Fairey Rotodyne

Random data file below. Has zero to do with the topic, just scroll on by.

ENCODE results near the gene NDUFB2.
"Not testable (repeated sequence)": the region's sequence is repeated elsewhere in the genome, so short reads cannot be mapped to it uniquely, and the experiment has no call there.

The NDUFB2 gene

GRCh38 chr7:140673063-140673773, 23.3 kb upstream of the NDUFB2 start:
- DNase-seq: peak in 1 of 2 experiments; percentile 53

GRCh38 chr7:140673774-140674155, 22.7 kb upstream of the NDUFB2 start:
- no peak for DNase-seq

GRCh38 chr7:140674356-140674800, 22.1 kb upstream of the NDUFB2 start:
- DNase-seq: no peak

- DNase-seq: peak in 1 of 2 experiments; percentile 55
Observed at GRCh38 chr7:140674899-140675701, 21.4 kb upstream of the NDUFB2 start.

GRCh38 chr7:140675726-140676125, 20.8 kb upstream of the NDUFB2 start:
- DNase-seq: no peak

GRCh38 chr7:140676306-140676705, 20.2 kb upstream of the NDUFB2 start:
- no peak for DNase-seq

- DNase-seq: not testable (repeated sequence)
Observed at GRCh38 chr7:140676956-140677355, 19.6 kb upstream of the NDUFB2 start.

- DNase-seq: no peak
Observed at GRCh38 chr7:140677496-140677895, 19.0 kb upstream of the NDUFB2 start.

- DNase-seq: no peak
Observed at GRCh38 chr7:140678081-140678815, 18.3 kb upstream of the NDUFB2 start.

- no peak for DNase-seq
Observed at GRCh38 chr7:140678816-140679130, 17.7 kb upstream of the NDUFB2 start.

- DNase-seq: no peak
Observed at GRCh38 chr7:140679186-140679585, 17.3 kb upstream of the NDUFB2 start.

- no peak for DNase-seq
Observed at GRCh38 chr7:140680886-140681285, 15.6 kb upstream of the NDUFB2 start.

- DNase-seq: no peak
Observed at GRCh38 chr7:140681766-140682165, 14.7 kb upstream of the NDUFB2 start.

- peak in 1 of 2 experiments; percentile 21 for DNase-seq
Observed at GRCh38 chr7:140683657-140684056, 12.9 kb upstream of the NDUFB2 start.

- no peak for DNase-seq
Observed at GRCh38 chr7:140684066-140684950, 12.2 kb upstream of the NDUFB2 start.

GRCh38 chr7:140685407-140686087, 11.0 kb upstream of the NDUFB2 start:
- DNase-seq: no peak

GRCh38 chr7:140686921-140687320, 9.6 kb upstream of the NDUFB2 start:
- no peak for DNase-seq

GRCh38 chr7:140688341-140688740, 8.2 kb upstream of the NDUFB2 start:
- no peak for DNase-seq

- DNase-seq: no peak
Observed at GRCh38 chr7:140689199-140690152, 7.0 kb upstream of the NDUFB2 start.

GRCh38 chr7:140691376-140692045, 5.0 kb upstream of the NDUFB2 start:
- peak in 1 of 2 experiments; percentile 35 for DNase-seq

The British company Fairey had built several compound helicopters in the 1940s. One of these was modified with tip jets as the Jet Gyrodyne in 1953. Based on this data, Fairey designed the 33,000 lb Rotodyne, a 40 passenger transport powered by two 2,800 shp Napier Eland 3 turbine engines. The fuselage was 59 ft long with nearly 3,300 cubic feet of internal volume, ending in rear clamshell loading doors. The 60 ft diameter four-bladed rotor was rotated by tip-jets in vertical flight and autorotated in cruise, providing about half of the aerodynamic lift. During transition, the engine power was transferred by hydraulic clutches to two four-bladed tractor propellers mid-mounted on the 46 ft wide wings. In hover and forward flight, yaw was controlled by differential propeller pitch, while pitch and roll were produced by the cyclic rotor pitch. Aerodynamic surfaces augmented control in forward flight. First flight in helicopter mode was on 6 November 1957. The first transitions were begun in April 1958, with problems making satisfactory tip jet relights at altitude being solved by that October. Tip jet noise was extremely unpleasant, driving a significantly modified production version with lower pressure tip jets. Despite apparent commercial interest, Fairey was taken over by Westland, causing the program to fizzle out in about 1962.

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